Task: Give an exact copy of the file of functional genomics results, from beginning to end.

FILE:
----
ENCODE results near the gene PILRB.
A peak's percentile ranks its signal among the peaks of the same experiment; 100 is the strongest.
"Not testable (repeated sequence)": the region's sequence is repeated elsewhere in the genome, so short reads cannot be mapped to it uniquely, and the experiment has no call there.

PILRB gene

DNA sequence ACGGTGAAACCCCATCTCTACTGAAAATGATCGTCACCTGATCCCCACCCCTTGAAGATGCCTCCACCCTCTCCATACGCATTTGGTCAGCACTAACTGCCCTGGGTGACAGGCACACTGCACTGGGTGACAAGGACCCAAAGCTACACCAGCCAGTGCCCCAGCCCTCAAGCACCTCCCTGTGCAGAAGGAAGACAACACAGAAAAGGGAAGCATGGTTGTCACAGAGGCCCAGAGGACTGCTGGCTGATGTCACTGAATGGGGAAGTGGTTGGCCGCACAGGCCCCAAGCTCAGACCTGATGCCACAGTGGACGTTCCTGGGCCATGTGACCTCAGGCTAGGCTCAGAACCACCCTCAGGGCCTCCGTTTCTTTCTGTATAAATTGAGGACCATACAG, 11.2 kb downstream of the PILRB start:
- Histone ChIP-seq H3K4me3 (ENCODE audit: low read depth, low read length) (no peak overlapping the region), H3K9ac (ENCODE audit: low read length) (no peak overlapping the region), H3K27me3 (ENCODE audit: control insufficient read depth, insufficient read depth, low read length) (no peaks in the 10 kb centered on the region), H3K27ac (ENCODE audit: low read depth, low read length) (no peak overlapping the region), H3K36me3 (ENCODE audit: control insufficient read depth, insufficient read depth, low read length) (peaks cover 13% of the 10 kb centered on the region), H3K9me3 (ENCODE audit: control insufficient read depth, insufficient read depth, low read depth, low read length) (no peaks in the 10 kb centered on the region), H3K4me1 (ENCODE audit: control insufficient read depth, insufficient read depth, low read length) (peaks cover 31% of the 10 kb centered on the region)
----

ENCODE results near the gene PILRB.
A peak's percentile ranks its signal among the peaks of the same experiment; 100 is the strongest.
"Not testable (repeated sequence)": the region's sequence is repeated elsewhere in the genome, so short reads cannot be mapped to it uniquely, and the experiment has no call there.

PILRB gene

DNA sequence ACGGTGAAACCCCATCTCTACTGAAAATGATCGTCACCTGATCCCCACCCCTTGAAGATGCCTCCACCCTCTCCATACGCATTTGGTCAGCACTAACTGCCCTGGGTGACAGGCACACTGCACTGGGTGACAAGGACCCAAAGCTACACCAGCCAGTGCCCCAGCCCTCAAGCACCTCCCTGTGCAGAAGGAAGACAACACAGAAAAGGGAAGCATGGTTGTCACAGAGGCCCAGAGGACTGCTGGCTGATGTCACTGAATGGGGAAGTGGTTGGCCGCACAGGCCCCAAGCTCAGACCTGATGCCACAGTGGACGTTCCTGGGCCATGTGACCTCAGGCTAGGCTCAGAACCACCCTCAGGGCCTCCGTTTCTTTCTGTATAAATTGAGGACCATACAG, 11.2 kb downstream of the PILRB start:
- Histone ChIP-seq H3K4me3 (ENCODE audit: low read depth, low read length) (no peak overlapping the region), H3K9ac (ENCODE audit: low read length) (no peak overlapping the region), H3K27me3 (ENCODE audit: control insufficient read depth, insufficient read depth, low read length) (no peaks in the 10 kb centered on the region), H3K27ac (ENCODE audit: low read depth, low read length) (no peak overlapping the region), H3K36me3 (ENCODE audit: control insufficient read depth, insufficient read depth, low read length) (peaks cover 13% of the 10 kb centered on the region), H3K9me3 (ENCODE audit: control insufficient read depth, insufficient read depth, low read depth, low read length) (no peaks in the 10 kb centered on the region), H3K4me1 (ENCODE audit: control insufficient read depth, insufficient read depth, low read length) (peaks cover 31% of the 10 kb centered on the region)